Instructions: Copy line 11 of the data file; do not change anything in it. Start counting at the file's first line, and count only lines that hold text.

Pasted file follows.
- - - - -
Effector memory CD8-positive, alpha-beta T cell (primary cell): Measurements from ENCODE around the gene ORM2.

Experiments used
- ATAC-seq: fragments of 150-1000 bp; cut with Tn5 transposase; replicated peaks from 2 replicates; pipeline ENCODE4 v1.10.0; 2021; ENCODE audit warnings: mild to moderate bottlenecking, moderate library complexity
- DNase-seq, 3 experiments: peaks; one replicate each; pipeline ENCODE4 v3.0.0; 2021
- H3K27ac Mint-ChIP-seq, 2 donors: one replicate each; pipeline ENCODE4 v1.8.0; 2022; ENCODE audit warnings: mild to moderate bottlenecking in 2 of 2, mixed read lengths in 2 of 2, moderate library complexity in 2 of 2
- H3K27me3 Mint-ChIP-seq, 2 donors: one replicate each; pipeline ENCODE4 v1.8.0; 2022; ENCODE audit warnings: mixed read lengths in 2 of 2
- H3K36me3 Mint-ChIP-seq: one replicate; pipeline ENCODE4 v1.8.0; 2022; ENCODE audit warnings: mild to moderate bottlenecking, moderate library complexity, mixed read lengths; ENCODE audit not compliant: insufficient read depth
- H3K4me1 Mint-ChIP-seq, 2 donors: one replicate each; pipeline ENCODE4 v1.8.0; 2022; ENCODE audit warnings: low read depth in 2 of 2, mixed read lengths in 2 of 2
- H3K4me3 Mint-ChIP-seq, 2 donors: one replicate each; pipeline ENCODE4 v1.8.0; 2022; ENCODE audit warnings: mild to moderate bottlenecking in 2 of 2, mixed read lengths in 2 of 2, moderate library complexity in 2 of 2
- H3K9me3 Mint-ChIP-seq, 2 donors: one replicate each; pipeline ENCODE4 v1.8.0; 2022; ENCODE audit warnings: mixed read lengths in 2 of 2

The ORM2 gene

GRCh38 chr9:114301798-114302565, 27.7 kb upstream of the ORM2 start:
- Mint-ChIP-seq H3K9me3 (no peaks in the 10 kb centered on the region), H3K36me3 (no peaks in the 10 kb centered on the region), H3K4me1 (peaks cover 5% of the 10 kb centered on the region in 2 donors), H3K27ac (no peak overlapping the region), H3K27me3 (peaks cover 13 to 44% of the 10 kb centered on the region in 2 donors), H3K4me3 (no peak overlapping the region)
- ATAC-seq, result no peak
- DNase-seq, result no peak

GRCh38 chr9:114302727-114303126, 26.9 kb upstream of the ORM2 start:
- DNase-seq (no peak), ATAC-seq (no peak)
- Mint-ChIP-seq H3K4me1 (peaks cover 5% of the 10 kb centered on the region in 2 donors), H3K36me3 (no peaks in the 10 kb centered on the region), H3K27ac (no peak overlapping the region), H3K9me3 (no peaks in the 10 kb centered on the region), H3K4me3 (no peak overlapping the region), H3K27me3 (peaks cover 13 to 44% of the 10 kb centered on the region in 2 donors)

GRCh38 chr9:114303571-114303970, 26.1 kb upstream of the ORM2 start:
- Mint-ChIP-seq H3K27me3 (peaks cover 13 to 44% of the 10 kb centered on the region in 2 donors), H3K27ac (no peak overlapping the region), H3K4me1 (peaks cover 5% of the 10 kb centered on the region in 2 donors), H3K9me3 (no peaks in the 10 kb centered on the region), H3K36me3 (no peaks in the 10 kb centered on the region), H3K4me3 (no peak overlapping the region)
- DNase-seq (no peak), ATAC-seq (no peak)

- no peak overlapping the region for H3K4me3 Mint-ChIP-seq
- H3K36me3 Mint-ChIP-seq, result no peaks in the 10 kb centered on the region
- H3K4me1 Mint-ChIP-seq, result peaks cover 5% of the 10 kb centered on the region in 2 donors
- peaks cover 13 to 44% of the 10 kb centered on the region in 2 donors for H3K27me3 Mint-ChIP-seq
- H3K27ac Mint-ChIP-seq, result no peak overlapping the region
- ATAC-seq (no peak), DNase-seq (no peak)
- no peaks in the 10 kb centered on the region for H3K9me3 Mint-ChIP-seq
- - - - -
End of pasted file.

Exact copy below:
The ORM2 gene